From The CENtral Science Blogs
- Jun 19th, 2013By Melody Bomgardner
- Jun 18th, 2013By Jyllian Kemsley
- Jun 17th, 2013By Jeff Huber
- Jun 14th, 2013By Rachel Pepling
- Jun 4th, 2013By David Kroll
- Jun 11th, 2013By Alex Tullo
- May 26th, 2013By Sarah Everts
- May 13th, 2013By Lisa Jarvis
- Apr 18th, 2013By Glen Ernst
All Latest Posts
Gevo, a maker of bio-based isobutanol, is now actually making isobutanol. It says something that a publicly-traded company has been not making its commercial product for some months. The problem was a bug in the production system – technically a microbe – a microbe other than the one (a yeast) that was supposed to be making isobutanol.
I spoke with Gevo’s CEO Pat Gruber yesterday at the BIO show in Montreal. He was rather forthright about what happened. First, they were running the plant at full scale with their own yeast and had their separation process running. They were producing truckloads of isobutanol. The facility had previously been an ethanol fermentation plant. With the new operating conditions, a dormant microbe sprang to life, contaminating the process. The product was still being made but the company decided to shut down the plant and decontaminate it.
“We had to identify the sources of the contaminant, change the pipes, sanitize the equipment, train the staff and modify the operating conditions to favor our yeast,” Gruber recounted. He emphasized that these plants are not sterile like a pharma plant would be. Instead, vectors of contamination are controlled so they stay at very low levels.
When I wrote about biobased chemicals last summer, analysts held out Gevo as an example of a success story. It was shortly after the story ran that Gevo stopped its process at its Luverne, Minn. plant due to problems with contamination. The episode shows the kind of growing pains that the industry and its followers are learning to anticipate and accept.
Other companies might face different kinds of growing pains – for Gevo there was what is called technical risk. Other firms are making chemicals such as biosuccinic acid. They also face a market risk because for most applications their product is not a drop in raw material, so downstream customers must adopt it.
This year is the tenth anniversary of the World Congress for Industrial Technology. Historically, it seems to take about a decade for a new chemical concept to reach commercialization, and then some more time to penetrate new markets. This makes 2013 a very interesting year for the biobased chemical industry.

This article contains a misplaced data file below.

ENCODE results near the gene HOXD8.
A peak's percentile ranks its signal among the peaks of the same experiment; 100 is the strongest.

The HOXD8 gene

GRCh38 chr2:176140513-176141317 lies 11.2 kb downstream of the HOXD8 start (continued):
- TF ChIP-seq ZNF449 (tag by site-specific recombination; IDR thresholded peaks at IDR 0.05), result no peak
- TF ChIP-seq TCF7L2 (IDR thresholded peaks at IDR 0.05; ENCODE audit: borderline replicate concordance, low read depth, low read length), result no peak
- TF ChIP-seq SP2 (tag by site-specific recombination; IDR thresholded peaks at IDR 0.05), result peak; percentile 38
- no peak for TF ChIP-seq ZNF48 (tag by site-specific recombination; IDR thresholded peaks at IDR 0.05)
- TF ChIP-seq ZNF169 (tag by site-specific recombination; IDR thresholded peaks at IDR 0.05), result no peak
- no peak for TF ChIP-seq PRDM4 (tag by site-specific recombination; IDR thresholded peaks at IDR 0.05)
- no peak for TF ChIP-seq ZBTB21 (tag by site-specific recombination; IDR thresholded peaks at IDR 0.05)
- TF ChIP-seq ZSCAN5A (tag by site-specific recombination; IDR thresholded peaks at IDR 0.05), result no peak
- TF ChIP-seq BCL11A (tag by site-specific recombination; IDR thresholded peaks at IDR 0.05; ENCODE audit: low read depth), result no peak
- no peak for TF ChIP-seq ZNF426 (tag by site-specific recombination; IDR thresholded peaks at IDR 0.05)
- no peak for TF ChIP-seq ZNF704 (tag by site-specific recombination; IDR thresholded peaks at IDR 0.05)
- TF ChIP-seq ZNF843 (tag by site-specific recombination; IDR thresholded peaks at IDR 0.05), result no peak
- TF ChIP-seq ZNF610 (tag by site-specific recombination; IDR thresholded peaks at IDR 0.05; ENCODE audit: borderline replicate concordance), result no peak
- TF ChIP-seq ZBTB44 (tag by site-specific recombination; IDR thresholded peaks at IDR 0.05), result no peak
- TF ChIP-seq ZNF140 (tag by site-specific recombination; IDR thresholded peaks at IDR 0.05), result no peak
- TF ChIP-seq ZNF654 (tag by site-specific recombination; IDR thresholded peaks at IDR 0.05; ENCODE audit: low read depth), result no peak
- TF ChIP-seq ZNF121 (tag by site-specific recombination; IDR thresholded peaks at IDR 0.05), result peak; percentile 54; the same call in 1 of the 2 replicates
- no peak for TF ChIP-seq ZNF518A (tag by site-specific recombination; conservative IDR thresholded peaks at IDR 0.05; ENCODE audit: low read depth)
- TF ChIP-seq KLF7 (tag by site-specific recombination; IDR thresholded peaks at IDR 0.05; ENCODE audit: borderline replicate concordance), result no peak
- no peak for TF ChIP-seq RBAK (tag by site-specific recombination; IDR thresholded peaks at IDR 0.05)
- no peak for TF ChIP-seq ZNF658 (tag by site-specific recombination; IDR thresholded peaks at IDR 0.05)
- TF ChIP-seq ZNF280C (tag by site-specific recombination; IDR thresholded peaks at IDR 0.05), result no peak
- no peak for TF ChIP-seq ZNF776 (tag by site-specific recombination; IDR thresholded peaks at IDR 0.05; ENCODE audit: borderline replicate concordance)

This week’s issue of C&EN includes a story by Celia Arnaud about proposed changes to the ACS Guidelines for Bachelor’s Degree Programs, which are developed by the Committee on Professional Training. The issue also has a comment by committee leaders Anne B. McCoy of Ohio State University and Ron W. Darbeau of Louisiana’s McNeese State University.
Included in the changes are revisions to the safety requirements. Former committee leaders told me a few years ago that the last guidelines revision, completed in 2008, had more explicitly addressed safety than earlier versions, so the newly-proposed revisions take the criteria a step further.
Here’s what the requirements say now in the safety section:
7.3 Laboratory Safety Skills.
Approved programs should promote a safety-conscious culture in which students understand the concepts of safe laboratory practices and how to apply them. Programs should train students in the aspects of modern chemical safety appropriate to their educational level and scientific needs. A high degree of safety awareness should begin during the first laboratory course, and both classroom and laboratory discussions must stress safe practices. Students should understand responsible disposal techniques, understand and comply with safety regulations, understand and use material safety data sheets (MSDS), recognize and minimize potential chemical and physical hazards in the laboratory, and know how to handle laboratory emergencies effectively.
And here’s what’s proposed (overall, there’s a shift from “shoulds” to “musts”):
Section 7.3 Laboratory Safety Skills (p. 14-15)
Programs must train students in the aspects of modern chemical safety appropriate to their educational level and scientific needs. Approved programs must promote a safety-conscious culture in which students understand the concepts of safe laboratory practices and apply them.
- Programs must train students in the aspects of modern chemical safety appropriate to their educational and scientific needs.
- The promotion of safety awareness and skills must begin during the first laboratory experience and be incorporated into each lab experience thereafter. Classroom and laboratory discussions must stress safe practices. Students should be actively engaged in the evaluation and assessment of safety risks associated with laboratory experiences.
- Safety understanding and skills should build throughout the curriculum and be assessed.
- Students should
- understand responsible disposal techniques
- understand and comply with safety regulations
- understand and use material safety data sheets (MSDS)
- recognize and minimize potential chemical and physical hazards in the laboratory and know how to effectively handle laboratory emergencies.
- Students must undergo general safety training as well as lab-specific training before beginning undergraduate research.